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Posts Tagged ‘environment’

WOTH cover smallEarly March, and Coronavirus begins to infect both England and the work in progress:

Junction six, Walkden, M61 South. The Beast is purring down to the line from the off-slip. The grassed embankments on either side are awash here with a tide of rubbish. It’s where people wind their windows down while they wait for the lights to change, then toss out the waste packaging of Macmeals, miscellaneous wrappers, sachets, plastic bottles, beer-cans, and all those little nitrous oxide cartridges. This morning there are also nappies, tee-shirts, and a pair of trousers snagged in the bushes.

It’s places like this we void ourselves, sick up all the over-consumption, spoil any vestige of green. How can the natural world take this? Any other creature that fouls its own nest like we do lasts barely the blink of an eye. Why are we still here?

The guy in the white van beside me is wearing a surgical mask and rubber gloves. He catches my fleeting double-take and responds with a finger. He’s either about to rob a bank or he’s paranoid about infection. This virus is beginning to spook everyone now. I’m not sure if it’s warranted or just scare-mongering in the press. Hard to tell. We’ve had years of one thing or another, and seem, as a people, permanently jittery, therefore easily suggestible, and vulnerable to tyranny.

So far as I can gather from my limited tolerance for current affairs these days, there are only a handful of cases in the UK as yet, though I suppose it’s a matter of time before that explodes. The challenge is to isolate against it, have it die out. Worst case it becomes endemic and circulates permanently in the population, scything through us in annual waves. It’s more deadly than flu, kills one percent they say. The government seems willing to tolerate an infection rate of 60%, thus allowing herd-immunity, but on that basis simple arithmetic suggests a quarter of a million of us are expected to die.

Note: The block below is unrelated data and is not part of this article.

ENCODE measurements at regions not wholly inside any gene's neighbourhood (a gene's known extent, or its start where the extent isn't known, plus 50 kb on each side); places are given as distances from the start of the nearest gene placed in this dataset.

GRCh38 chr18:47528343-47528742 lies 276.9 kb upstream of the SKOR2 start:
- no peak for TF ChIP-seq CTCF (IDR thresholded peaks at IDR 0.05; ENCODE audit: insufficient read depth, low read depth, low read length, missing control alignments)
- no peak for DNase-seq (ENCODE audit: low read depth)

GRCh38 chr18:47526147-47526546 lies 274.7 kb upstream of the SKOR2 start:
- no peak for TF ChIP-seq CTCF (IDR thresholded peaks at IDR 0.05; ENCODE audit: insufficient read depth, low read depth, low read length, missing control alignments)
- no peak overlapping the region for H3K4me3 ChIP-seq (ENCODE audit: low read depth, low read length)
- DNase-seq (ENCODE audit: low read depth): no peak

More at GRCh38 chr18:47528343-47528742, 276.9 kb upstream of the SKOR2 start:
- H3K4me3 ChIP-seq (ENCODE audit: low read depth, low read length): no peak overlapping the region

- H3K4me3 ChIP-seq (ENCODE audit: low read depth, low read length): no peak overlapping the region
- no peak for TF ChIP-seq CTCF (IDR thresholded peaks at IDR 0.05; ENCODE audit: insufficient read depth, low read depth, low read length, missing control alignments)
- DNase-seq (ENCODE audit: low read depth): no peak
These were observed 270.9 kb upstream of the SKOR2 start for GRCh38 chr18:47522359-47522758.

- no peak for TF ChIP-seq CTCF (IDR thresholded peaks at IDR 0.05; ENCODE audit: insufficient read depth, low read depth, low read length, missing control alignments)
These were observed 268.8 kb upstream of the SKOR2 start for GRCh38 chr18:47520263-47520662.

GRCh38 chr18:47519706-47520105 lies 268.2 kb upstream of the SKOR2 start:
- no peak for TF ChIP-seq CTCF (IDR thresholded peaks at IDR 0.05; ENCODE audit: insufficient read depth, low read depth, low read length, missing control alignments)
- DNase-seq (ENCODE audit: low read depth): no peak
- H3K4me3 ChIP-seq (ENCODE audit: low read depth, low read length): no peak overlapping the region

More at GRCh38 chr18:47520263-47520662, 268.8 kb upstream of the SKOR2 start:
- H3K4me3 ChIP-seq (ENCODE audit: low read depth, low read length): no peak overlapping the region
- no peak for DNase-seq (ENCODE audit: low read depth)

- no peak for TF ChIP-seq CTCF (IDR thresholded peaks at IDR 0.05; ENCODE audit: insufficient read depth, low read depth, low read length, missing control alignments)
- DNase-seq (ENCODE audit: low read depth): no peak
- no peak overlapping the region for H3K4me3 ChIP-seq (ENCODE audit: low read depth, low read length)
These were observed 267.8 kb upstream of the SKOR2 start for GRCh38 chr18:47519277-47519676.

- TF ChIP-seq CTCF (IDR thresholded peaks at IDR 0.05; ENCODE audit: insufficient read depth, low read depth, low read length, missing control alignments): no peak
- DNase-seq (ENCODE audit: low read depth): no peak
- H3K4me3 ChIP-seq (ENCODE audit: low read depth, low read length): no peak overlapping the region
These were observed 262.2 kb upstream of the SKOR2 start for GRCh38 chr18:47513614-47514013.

Can that be right?

For now share indices are plummeting, and the smart money is buying up bargains while prices are low. Astonishing, how a virus can mutate randomly into such a deadly coherence, and be half-way round the world in the blink of an eye. Yet with all our superior faculties, we cannot even protect our poor from cold and starvation.

Well, we can,… we just don’t.

I’m out this way on the edge of Greater Manchester’s conurbation, having come to see my old boss and mentor, Chester, who I find sitting now in the corner of the day room at the care-home, oxygen mask at the ready in case of breathlessness. Access was not the usual informality. I was interviewed briefly by Anita, the duty care-worker, who looks about twelve yeas old. She asked me if I had visited China or Italy recently, or did I feel unwell? Since I have not and do not, I was admitted. I took care to squirt my hands with the gel-stuff, as per habit, or rather I would have done, but the dispenser was empty, and Anita told me they had run out. There was no chance of resupply either, she added ruefully, and the country was running out of surgical masks, all of which has left me wondering if I am missing something.

If this bug gets into the homes, the old folk are done for.

Anyway, he was quite the thing in his day, old Ches – sat on committees that determined international standards, so engineers around the world could speak the same language – well, except for you Yanks who prefer still to talk in feet and inches which we Europeans find rather quaint.

Yes, I do still consider myself European.

He looks a little more sunken into himself than the last time I saw him, and his chest is wheezy, the fags catching up with him, but he’s eighty-five now and not had a bad run for someone of his questionable habits. It’s only in these last years when everything seems to have fallen apart for him: wife passed on suddenly, his knees gone to arthritis, hands curling up the same, the breath being squeezed out of him bit by bit, as if by a weight on his chest.

He has kids somewhere round the other side of the world. They come and sit and stare at him once a year, like he’s a stranger. In olden days and other ways of working, there would be ample opportunity for his kids to live and work closer to home, and the generations would co-habit, tend to each other more closely and with greater compassion than we do now. But he’s better off than me in that respect. I’ve no idea where my kids are now, or what they’re doing. I send cards out for birthdays, but I’m not even sure I have the right addresses for them any more – they move around so much with their work. And their emails have started bouncing back. It leaves me feeling empty, disconnected.